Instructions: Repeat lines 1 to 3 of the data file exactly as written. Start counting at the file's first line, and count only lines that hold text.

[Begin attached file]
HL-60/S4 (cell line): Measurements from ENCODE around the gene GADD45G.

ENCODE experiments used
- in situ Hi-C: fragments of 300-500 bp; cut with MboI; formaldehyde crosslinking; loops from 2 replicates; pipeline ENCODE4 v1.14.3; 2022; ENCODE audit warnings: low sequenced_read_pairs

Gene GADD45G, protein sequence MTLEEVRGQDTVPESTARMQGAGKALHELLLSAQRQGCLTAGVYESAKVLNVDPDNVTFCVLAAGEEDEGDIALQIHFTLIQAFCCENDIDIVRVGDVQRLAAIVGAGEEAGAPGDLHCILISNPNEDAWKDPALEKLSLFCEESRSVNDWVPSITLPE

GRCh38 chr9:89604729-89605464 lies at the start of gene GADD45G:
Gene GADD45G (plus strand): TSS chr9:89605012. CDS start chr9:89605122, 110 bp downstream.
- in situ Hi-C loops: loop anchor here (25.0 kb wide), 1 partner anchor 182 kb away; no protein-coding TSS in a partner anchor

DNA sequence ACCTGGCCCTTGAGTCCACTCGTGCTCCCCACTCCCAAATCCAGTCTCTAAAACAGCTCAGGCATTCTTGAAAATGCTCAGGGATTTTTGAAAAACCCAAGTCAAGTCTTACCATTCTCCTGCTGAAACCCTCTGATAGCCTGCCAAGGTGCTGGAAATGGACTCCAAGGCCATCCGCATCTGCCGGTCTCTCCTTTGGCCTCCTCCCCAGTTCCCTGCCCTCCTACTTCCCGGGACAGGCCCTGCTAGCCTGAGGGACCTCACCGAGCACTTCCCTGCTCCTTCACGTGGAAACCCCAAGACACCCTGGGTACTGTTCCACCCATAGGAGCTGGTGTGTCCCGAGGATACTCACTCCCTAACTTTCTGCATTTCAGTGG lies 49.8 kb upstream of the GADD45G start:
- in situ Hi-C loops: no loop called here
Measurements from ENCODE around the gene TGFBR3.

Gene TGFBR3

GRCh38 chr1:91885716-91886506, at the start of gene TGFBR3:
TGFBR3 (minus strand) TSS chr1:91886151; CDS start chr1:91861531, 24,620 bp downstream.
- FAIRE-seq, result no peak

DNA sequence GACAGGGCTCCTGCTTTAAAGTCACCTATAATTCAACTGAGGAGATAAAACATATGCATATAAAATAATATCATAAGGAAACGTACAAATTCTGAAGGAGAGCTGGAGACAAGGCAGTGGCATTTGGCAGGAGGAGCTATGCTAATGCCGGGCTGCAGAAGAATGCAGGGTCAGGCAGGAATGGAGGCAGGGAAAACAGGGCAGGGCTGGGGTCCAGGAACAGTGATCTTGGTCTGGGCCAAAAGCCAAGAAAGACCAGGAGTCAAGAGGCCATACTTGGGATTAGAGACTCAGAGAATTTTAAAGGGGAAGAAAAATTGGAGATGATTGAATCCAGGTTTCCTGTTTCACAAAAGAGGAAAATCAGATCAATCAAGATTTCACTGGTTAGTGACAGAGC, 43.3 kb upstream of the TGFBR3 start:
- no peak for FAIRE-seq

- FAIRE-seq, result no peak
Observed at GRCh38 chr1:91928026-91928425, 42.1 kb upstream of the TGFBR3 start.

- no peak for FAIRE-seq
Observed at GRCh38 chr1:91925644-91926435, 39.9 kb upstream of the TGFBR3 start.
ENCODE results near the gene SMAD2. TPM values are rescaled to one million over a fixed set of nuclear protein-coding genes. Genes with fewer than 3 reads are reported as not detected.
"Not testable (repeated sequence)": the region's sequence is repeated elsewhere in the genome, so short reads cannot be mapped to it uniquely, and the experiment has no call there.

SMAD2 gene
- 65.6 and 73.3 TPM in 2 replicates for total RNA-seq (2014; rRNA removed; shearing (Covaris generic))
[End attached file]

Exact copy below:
HL-60/S4 (cell line): Measurements from ENCODE around the gene GADD45G.

ENCODE experiments used
- in situ Hi-C: fragments of 300-500 bp; cut with MboI; formaldehyde crosslinking; loops from 2 replicates; pipeline ENCODE4 v1.14.3; 2022; ENCODE audit warnings: low sequenced_read_pairs